Clarksburg, Maryland, U.S.A. – My family started a kind of lockdown in mid-March due to the raging coronavirus pandemic. Now, we’re back inside, cooped up in our home. This time, it’s not because of covid-19.
Since August, the news has been on constantly in my living room, my parents and I watching for anything that might mean danger.
As a brown family living less than an hour away from the nation’s capital, we’ve been on edge for awhile now.
My dad and I saw Trump car parades for weeks as we drove to Washington DC, shuddering as the people drove by us.
Protests in the capital have led to people being stabbed and physically and verbally attacked.
Men and women wearing shirts supporting the Proud Boys and the KKK stood feet away from my father’s office building, watching us with hateful glares as he retrieved his laptop.
We have been ordering groceries to our door and running on our treadmills instead of outside.
Our fridge is stocked with enough food to sustain us for a week, until we can hopefully emerge without fear coursing through our veins.
The Trump 2020 signs in my neighborhood used to perturb me. Now, I live in fear that my neighbors could harm my family.
It’s become certain that civil unrest and violence will ensue no matter which way the race goes. And fights over ballots could leave a final outcome uncertain for days or even longer.
If Trump gets another four years, emboldened white supremacists could commit hate crimes, and if his challenger, Democrat Joe Biden wins, those same people could attack people of color and members of the LGBTQ+ community as protest.
I used to think of my grandfather’s slight Indian accent and my grandmother’s saris as a reminder of my heritage. They made me proud of my family’s history.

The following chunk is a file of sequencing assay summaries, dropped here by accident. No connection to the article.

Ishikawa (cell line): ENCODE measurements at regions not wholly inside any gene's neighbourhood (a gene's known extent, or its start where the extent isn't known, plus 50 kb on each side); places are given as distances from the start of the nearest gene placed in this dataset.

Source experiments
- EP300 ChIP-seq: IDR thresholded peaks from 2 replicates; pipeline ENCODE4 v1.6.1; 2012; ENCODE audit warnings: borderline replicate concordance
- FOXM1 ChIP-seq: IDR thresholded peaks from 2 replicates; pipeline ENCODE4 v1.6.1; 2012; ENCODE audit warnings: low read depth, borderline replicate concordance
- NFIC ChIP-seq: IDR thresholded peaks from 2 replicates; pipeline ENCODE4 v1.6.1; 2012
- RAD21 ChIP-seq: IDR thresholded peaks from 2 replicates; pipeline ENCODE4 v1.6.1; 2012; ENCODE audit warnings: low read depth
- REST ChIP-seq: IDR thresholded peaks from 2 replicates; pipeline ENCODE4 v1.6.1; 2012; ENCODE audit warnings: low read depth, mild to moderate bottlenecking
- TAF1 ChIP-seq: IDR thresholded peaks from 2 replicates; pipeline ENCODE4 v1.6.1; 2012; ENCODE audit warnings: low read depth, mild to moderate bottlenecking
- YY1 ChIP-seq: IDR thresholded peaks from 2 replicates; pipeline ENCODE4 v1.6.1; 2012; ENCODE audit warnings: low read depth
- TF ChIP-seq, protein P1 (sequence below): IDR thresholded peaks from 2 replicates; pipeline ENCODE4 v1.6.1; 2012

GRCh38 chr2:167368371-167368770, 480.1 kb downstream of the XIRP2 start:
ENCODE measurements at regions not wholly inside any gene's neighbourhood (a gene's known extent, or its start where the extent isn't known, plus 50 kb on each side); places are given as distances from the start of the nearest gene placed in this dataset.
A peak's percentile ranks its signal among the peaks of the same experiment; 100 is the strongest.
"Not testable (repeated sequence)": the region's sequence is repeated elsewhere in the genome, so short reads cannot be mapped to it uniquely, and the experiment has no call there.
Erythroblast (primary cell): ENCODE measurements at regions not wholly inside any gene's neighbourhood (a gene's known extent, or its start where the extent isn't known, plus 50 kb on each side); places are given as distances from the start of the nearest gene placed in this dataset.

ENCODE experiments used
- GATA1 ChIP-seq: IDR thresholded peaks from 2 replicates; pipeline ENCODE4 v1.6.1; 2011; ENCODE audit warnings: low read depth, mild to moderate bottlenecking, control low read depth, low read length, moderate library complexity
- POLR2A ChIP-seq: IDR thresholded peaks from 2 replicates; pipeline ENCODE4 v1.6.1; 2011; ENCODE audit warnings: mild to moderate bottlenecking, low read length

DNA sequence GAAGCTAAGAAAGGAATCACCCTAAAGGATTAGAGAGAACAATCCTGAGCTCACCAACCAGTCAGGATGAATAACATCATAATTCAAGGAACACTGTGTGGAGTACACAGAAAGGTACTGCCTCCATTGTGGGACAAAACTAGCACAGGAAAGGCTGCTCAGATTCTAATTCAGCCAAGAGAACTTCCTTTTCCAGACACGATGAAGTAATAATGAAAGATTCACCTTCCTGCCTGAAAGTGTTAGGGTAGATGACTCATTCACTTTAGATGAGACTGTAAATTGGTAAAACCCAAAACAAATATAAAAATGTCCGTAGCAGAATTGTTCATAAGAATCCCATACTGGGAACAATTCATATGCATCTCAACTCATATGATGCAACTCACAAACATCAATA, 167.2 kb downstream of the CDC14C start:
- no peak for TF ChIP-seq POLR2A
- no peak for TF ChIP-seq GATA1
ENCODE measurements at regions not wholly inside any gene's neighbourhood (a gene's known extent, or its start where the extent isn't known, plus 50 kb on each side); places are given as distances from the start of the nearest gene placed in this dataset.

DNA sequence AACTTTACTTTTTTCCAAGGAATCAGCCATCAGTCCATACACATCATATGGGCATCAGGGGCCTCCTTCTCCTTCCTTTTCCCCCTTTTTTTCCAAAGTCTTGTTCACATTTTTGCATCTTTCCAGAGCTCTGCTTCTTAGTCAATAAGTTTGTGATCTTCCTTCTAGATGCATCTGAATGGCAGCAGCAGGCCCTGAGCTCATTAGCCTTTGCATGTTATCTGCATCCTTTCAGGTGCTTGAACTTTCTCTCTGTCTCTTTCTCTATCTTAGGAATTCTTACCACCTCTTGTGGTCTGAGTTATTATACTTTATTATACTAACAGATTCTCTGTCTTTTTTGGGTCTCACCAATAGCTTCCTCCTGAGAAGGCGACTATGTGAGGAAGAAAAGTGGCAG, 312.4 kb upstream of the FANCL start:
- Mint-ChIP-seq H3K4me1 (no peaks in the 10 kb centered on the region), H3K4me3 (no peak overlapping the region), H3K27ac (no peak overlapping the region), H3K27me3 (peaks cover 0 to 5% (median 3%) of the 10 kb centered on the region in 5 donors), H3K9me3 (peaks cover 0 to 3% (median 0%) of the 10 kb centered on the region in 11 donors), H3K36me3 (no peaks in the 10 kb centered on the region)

Now, I fear for them every time they speak our native language around other people, any of whom could hurt them.
Announcements from white supremacist groups on social media gearing up to attack people of color and members of the LGBTQ+ community in my area have had us scared to even go to the grocery store during the days leading up to the election.
Our daily walks have ceased and our pizza is delivered to us even though the store is less than a five-minute walk away.
It’s terrifying to know that a danger I thought was so far away and foreign is now directly impacting my life. I never believed that my brown-ness would deem me unworthy of life to some people – or that my president would actively support them.
As my family continues to live in fear, stuck in our home, I can’t help but wonder how can the man leading our nation – a country built on diversity and coined as a ‘melting pot’ – publicly support people willing to take away the rights of millions.
But more pressingly, how can millions of Americans still vote for him?
Sarah Gandluri is a Reporter with Youth Journalism International.